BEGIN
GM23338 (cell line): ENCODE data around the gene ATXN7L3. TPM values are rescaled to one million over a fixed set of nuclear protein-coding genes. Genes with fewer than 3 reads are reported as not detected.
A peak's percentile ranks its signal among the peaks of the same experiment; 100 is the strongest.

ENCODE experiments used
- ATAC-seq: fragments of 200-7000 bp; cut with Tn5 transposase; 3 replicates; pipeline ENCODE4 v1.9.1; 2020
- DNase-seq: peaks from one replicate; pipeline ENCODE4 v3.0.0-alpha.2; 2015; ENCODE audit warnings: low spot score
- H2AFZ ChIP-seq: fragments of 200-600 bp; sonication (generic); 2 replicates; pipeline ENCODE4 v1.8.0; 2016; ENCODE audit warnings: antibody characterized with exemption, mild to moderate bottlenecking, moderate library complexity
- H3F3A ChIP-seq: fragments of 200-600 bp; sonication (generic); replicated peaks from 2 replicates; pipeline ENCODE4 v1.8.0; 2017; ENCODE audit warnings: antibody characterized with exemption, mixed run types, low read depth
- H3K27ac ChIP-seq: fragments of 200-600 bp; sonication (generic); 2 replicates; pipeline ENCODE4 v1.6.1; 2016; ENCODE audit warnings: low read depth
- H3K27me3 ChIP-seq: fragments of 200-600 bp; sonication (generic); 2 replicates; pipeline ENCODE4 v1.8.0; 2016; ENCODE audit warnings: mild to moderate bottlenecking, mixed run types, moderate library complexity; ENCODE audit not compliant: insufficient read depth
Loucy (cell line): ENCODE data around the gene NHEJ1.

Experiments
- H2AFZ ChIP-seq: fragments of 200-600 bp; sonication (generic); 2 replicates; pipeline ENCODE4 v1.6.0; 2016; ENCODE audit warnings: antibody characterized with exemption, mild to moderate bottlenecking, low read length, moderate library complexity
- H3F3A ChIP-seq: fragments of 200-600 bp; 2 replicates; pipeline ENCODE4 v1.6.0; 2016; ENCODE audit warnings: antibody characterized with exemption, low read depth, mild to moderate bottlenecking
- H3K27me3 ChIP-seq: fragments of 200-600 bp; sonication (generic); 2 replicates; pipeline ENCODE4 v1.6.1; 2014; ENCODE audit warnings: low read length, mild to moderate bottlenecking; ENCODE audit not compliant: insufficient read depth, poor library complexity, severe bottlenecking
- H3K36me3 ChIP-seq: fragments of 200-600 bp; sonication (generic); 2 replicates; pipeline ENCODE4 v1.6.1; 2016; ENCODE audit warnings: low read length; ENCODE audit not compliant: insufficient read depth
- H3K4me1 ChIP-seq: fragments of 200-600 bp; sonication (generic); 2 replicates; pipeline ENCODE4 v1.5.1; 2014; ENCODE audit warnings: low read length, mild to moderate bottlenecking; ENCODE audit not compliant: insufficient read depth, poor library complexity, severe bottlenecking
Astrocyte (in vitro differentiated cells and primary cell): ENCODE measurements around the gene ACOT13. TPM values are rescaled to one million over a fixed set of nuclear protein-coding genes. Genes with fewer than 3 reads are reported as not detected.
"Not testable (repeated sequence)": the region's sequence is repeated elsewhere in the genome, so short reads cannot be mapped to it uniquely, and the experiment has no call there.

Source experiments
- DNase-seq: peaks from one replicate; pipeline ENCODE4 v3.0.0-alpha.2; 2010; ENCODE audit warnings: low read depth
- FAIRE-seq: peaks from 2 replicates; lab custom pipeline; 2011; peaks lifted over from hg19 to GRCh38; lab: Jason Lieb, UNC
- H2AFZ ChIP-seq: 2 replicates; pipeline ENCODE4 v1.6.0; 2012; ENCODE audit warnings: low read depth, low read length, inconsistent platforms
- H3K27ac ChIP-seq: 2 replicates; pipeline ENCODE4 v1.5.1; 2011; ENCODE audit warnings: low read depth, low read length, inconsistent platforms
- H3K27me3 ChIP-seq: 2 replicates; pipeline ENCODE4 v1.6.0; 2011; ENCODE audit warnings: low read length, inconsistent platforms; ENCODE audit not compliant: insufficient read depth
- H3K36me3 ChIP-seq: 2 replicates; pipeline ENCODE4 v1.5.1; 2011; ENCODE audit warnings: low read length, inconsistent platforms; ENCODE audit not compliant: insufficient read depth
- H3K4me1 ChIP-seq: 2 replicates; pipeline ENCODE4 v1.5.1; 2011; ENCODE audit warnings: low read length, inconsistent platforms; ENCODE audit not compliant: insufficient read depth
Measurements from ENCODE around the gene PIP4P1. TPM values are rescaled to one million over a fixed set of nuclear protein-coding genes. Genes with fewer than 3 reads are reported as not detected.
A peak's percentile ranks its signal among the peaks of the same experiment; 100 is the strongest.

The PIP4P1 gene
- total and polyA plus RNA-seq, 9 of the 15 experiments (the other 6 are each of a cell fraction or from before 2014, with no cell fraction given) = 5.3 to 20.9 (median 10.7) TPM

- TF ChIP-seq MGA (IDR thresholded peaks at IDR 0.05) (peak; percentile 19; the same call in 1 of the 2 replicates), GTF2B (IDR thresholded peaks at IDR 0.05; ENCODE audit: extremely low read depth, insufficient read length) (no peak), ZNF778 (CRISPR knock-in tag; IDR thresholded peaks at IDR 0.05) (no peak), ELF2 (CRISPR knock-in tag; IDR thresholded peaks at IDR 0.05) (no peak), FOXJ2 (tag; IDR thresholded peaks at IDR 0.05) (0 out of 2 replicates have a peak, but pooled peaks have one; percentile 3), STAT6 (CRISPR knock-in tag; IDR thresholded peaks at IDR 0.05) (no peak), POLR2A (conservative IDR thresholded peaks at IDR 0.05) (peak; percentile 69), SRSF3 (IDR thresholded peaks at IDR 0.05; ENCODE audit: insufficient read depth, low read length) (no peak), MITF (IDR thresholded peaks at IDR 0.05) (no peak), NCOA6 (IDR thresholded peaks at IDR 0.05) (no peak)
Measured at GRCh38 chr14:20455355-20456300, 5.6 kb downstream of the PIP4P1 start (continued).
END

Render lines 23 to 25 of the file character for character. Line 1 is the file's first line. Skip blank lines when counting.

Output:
- H3K27ac ChIP-seq: 2 replicates; pipeline ENCODE4 v1.5.1; 2011; ENCODE audit warnings: low read depth, low read length, inconsistent platforms
- H3K27me3 ChIP-seq: 2 replicates; pipeline ENCODE4 v1.6.0; 2011; ENCODE audit warnings: low read length, inconsistent platforms; ENCODE audit not compliant: insufficient read depth
- H3K36me3 ChIP-seq: 2 replicates; pipeline ENCODE4 v1.5.1; 2011; ENCODE audit warnings: low read length, inconsistent platforms; ENCODE audit not compliant: insufficient read depth